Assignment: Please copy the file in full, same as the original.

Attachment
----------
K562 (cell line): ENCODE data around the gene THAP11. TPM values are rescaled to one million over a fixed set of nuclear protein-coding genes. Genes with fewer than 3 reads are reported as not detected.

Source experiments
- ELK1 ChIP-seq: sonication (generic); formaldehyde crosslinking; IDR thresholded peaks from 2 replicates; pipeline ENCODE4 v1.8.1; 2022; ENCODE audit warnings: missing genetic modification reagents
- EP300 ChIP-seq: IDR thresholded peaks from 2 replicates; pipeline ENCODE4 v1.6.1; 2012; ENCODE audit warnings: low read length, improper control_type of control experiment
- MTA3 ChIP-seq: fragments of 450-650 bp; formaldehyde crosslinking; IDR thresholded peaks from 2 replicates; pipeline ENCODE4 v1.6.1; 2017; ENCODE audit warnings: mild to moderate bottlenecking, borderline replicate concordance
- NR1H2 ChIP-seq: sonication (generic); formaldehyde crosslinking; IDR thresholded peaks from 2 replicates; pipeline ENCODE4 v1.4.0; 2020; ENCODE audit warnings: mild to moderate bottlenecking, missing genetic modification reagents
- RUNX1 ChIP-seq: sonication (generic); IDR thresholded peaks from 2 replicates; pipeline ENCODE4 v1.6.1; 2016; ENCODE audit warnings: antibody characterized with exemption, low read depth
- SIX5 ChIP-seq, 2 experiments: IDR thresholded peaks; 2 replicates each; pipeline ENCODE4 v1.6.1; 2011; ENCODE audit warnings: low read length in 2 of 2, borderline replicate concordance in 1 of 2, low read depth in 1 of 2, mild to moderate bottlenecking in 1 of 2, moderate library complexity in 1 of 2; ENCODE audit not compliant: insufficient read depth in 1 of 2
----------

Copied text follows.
K562 (cell line): ENCODE data around the gene THAP11. TPM values are rescaled to one million over a fixed set of nuclear protein-coding genes. Genes with fewer than 3 reads are reported as not detected.

Source experiments
- ELK1 ChIP-seq: sonication (generic); formaldehyde crosslinking; IDR thresholded peaks from 2 replicates; pipeline ENCODE4 v1.8.1; 2022; ENCODE audit warnings: missing genetic modification reagents
- EP300 ChIP-seq: IDR thresholded peaks from 2 replicates; pipeline ENCODE4 v1.6.1; 2012; ENCODE audit warnings: low read length, improper control_type of control experiment
- MTA3 ChIP-seq: fragments of 450-650 bp; formaldehyde crosslinking; IDR thresholded peaks from 2 replicates; pipeline ENCODE4 v1.6.1; 2017; ENCODE audit warnings: mild to moderate bottlenecking, borderline replicate concordance
- NR1H2 ChIP-seq: sonication (generic); formaldehyde crosslinking; IDR thresholded peaks from 2 replicates; pipeline ENCODE4 v1.4.0; 2020; ENCODE audit warnings: mild to moderate bottlenecking, missing genetic modification reagents
- RUNX1 ChIP-seq: sonication (generic); IDR thresholded peaks from 2 replicates; pipeline ENCODE4 v1.6.1; 2016; ENCODE audit warnings: antibody characterized with exemption, low read depth
- SIX5 ChIP-seq, 2 experiments: IDR thresholded peaks; 2 replicates each; pipeline ENCODE4 v1.6.1; 2011; ENCODE audit warnings: low read length in 2 of 2, borderline replicate concordance in 1 of 2, low read depth in 1 of 2, mild to moderate bottlenecking in 1 of 2, moderate library complexity in 1 of 2; ENCODE audit not compliant: insufficient read depth in 1 of 2